Directed by: Takashi Miike
Written by: Daisuke Tengan (screenplay)
Starring: Kôji Yakusho, Garô Inagaki, Masachika Ichimura, and Takayuki Yamada
It turns out the man behind the gruesome yet oddly beautiful Japanese horror film Audition has the blood for hard-boiled samurai action. 13 Assassins has perhaps the most gloriously choreographed battle sequence since Helm’s Deep from Lord of the Rings. Yes, it is that good.
Outside of that nearly 45 minute slice of cinematic glory is a fairly standard if beautifully shot good vs. evil story. The aging samurai Shinzaemon (Kôji Yakusho) is taken from his quiet days of fishing and secretly tasked by an official in the Japanese Shogun regime to kill the tyrant Naritsugu (Garô Inagaki), who will take a spot on the council and inevitably disrupt the peace with his war-craving lunacy.
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Directed by: Kinji Fukasaku
Written by: Kenta Fukasaku (screenplay), Koushun Takami (novel)
Starring: Tatsuya Fujiwara, Aki Maeda, Chiaki Kuriyama, and Reiko Kataoka
The age old question “What would you do to stay alive?” has been explored to death. A unique take on an old adage is always welcome, and Kinji Fukasaku’s Battle Royale hoped to deliver that. Does it succeed? Kind of.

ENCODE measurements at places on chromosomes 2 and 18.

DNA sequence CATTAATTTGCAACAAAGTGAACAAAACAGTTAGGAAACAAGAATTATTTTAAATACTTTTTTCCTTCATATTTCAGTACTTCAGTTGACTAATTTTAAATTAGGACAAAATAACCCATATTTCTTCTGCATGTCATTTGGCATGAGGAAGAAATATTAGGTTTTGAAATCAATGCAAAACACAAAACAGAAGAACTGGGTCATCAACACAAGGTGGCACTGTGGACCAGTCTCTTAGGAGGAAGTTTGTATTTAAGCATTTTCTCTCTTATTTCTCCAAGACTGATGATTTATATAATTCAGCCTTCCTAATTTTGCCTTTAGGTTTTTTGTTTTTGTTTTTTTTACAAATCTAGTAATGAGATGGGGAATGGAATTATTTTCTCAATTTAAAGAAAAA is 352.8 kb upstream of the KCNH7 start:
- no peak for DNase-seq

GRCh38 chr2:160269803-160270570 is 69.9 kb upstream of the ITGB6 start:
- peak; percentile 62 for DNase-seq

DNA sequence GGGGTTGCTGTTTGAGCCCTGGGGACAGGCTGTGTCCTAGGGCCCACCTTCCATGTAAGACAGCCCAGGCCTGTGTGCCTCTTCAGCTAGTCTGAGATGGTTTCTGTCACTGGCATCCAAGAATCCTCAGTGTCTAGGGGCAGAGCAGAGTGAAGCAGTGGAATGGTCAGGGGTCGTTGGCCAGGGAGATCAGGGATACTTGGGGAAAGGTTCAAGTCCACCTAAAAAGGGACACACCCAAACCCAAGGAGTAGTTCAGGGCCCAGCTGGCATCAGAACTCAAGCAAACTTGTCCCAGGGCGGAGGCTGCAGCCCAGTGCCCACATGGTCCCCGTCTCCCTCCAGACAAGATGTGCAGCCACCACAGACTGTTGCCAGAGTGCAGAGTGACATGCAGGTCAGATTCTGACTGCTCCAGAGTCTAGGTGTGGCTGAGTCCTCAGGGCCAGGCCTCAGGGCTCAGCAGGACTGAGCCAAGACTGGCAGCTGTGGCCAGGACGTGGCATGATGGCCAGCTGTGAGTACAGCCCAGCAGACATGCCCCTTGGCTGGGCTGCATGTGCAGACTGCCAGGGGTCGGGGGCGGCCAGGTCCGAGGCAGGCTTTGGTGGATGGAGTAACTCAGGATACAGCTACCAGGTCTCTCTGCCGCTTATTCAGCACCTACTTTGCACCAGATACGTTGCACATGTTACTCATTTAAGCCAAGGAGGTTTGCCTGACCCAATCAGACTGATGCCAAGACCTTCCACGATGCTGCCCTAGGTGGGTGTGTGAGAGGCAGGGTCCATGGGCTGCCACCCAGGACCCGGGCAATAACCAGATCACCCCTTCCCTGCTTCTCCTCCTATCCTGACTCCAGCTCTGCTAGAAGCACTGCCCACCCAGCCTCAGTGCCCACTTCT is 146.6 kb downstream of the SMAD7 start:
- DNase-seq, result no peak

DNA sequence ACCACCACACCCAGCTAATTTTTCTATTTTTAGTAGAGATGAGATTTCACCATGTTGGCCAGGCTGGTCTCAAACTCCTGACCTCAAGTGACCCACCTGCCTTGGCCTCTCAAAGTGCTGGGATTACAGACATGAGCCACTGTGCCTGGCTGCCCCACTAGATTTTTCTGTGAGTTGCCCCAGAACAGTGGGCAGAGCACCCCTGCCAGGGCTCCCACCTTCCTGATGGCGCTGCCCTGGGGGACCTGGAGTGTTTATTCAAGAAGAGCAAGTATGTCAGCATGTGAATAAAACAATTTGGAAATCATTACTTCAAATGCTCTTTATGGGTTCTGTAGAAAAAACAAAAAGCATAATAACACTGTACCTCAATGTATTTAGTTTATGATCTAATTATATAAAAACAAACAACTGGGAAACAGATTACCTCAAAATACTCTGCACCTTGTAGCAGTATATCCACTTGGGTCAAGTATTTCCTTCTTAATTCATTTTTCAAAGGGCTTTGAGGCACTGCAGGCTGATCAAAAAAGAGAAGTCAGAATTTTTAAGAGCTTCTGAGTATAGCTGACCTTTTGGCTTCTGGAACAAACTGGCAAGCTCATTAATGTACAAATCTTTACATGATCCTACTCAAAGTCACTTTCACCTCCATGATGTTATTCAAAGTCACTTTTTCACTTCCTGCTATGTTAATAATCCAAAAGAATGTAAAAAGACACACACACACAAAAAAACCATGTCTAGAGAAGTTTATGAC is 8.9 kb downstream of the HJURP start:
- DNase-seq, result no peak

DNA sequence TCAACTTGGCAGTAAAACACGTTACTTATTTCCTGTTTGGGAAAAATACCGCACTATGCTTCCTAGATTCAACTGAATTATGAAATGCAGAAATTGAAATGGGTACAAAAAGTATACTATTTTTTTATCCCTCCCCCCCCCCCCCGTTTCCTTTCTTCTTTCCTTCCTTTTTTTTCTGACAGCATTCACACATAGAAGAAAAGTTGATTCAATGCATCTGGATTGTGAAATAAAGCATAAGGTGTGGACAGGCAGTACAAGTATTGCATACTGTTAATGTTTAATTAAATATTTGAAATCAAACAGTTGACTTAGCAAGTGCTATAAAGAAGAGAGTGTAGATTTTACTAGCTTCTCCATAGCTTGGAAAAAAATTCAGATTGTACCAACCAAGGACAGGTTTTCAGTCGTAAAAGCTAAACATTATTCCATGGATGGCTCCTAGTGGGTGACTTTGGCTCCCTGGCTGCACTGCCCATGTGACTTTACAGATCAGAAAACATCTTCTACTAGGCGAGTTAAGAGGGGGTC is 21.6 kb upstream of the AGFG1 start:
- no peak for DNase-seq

In a futuristic vision of Japan, the children are too unruly. So, a classroom of 40 children is selected at random each year to partake in a brutal three day free-for-all on an island until only one remains. If more than one remains, the collars placed around their necks will detonate. Then the survivor returns to the country, striking fear into the others with their stories of the horror.
This is a film that could be analyzed to death by philosophers and historians as to what exactly it means in the context of Japanese history. Is it an allegory to Japan’s involvement in World War II? Is it a statement about individualism in a country that is notoriously solidified and stubborn in combat? It’s both, and they kind of mesh, which is why the film could be looked at so deeply.
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